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For Big Three, Session Ends as It Started: It's Complicated

If you wanted to know where the governor, the lieutenant governor and the speaker of the House would stand at the end of the legislative session, you could have seen it all months ago.

Texas' three leaders (l to r), House Speaker Joe Straus, Gov. Rick Perry and Lt. Gov. David Dewhurst appear at the Texas C...

It should have been obvious in January.

Lt. Gov. David Dewhurst was speaking to a group of Capitol reporters at a lunch on the third day of the legislative session, when silenced cell phones all over the room began vibrating. Kay Bailey Hutchison was announcing once and for all that this would be her last term in the U.S. Senate.

A couple of days earlier, Speaker Joe Straus was re-elected to run the Texas House, surviving a harrowing internal challenge stoked by professionals and volunteers outside the Capitol.

Gov. Rick Perry was wrapping up a national book tour, a victory lap of sorts after his commanding November victory over Democrat Bill White, a former Houston mayor. Perry’s book Fed Up!: Our Fight to Save America from Washington positioned him nicely to head the Republican Governors Association and to be a leader of the conservative resistance to the Obama administration.

Now look. Dewhurst is probably running for the U.S. Senate and has said he’ll talk about his political plans later this month. Straus is still mired in the intramural wars of the Texas House, trying to keep the peace in a body that’s remarkably more conservative than the one that first elevated him to leadership. And Perry is riding a national wave, or a bubble, that could take him into the race for president or vice president.

And the stories of how they got here tell the story of the regular legislative session that ended last week, and of the special session going on right now.

Dewhurst is watching his flank. Statewide positions in Texas don’t open up all that often. He’s richer and better known than the other potential candidates and worked to keep his political standing during the session. One win: The new state budget cuts spending but isn’t as harsh as the one approved by the House. Dewhurst and the state Senate were being called the liberals in the mix — those outside groups again — until he threw the Democrats overboard and made it a partisan exercise. The Senate got much of what it wanted, and Dewhurst wasn’t tagged with appeasing the Democrats. One trouble spot: Sen. Dan Patrick, R-Houston, blamed Dewhurst for killing an attempt to criminally punish intrusive searches at airports. The lieutenant governor has asked Perry to add that to the special-session agenda so he could get a bill.

Two years ago, Republicans had a 76-74 majority in the Texas House, and the speaker’s job was to balance each side’s wins against the other. Now, with a 101-49 Republican majority, his job has been to make what is, by the numbers, an unfair fight seem like a fair one. For Democrats, he personifies a crushing Republican majority and seems heavy-handed. Some of his fellow Republicans, however, think he showed too much restraint on issues like attacking illegal immigration. They say he should have done more to defang the Democrats who, with no political or numerical clout, have made inefficiency an art form with clever and relentless manipulations of the parliamentary rules used to govern debate. Republicans are flexing the rules, too, and the House has become a deeply partisan place characterized by petty, legalistic debates. The outside grind hasn’t stopped: The groups that vexed Straus at the start are circulating letters asking members not to pledge their future support to him.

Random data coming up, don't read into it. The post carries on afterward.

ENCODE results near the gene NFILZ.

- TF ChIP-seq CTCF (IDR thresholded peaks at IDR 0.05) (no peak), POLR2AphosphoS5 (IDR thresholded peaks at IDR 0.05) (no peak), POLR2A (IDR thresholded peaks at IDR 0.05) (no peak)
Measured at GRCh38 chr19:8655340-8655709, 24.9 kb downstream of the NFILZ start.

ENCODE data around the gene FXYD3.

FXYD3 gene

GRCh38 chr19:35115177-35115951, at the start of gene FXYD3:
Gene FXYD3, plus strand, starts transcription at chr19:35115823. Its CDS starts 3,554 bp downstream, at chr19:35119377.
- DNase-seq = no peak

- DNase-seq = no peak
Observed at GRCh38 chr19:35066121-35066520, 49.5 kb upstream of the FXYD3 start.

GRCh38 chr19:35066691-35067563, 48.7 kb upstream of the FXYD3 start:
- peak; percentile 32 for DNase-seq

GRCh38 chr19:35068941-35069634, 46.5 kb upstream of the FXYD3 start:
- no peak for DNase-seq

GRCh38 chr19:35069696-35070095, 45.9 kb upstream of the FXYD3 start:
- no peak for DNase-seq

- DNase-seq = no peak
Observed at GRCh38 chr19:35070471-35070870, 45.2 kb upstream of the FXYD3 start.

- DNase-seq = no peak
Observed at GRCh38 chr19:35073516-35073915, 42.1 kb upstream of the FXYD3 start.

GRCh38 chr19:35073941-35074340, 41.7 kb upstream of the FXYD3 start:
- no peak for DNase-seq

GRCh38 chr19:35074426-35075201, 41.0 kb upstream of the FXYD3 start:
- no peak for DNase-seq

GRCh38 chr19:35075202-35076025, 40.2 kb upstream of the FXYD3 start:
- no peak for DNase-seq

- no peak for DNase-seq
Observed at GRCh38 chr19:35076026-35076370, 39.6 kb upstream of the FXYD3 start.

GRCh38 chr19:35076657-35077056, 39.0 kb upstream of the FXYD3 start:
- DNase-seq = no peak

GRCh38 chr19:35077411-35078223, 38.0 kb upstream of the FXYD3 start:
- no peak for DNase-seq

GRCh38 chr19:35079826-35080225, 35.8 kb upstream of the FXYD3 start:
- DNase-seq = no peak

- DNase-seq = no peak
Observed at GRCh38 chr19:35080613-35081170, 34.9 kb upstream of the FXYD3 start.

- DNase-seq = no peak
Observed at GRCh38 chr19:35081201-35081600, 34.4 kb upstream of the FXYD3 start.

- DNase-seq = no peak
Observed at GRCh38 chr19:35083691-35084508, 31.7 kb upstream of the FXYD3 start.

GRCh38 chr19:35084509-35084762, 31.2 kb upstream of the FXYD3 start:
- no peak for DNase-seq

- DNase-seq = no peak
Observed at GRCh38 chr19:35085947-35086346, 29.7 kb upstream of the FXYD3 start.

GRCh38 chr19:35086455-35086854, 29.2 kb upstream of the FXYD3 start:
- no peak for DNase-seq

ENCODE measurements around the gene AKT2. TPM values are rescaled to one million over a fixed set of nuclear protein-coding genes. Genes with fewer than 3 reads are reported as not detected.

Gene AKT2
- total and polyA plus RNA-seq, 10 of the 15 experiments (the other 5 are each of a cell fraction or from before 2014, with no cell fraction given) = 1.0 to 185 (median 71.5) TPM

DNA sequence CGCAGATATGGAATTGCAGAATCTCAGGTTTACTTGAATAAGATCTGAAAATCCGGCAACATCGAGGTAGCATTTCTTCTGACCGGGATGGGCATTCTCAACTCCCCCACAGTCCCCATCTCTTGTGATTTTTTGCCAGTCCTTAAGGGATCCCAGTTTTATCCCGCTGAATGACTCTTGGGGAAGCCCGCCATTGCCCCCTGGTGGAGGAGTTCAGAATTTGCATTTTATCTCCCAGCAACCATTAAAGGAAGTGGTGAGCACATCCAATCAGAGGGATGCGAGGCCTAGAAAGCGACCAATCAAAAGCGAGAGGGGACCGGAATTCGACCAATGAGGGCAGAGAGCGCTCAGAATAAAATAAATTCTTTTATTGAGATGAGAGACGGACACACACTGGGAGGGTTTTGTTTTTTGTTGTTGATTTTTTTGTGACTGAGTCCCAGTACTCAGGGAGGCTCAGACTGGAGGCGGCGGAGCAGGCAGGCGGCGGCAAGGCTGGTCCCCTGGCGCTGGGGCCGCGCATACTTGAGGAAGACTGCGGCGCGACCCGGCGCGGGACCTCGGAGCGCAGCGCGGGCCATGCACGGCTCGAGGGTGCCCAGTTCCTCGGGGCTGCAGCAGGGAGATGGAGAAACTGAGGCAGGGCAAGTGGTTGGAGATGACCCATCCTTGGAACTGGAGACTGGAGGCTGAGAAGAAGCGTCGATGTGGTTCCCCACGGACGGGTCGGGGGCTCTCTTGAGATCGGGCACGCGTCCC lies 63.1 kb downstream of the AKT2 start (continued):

Perry, on the other hand, has mostly leashed the outsiders, using them to bend lawmakers toward his goals. Don’t want lawmakers to spend the Rainy Day Fund to minimize cuts in state programs? Catching flak for defending Amazon for not paying state sales taxes? Pushing to make local schools use their financial reserves to cover cuts in state financing? The outsiders backed the governor on almost everything. They serve as an amplifier, boosting his standing with conservatives inside and outside the state.

The three share a notable failure, evidenced by the Legislature’s continued presence in Austin. They conspired openly at the beginning of the session to make sure nothing important drowned in the Democrats’ molasses machine. That happened two years ago, killing bills and prompting furious Republicans to swear they’d never let it happen again.

But it did. Congressional redistricting didn’t get done. An insurance reform bill stalled because of a trial lawyer-tort reformer standoff. And a key part of the budget wasn’t scheduled for debate until the final hours before an end-of-session deadline.

Dewhurst would like to get on with his political plans. So, for that matter, would the governor. The speaker wants legislators to go home soon, and who can blame him?

It was obvious at the start.

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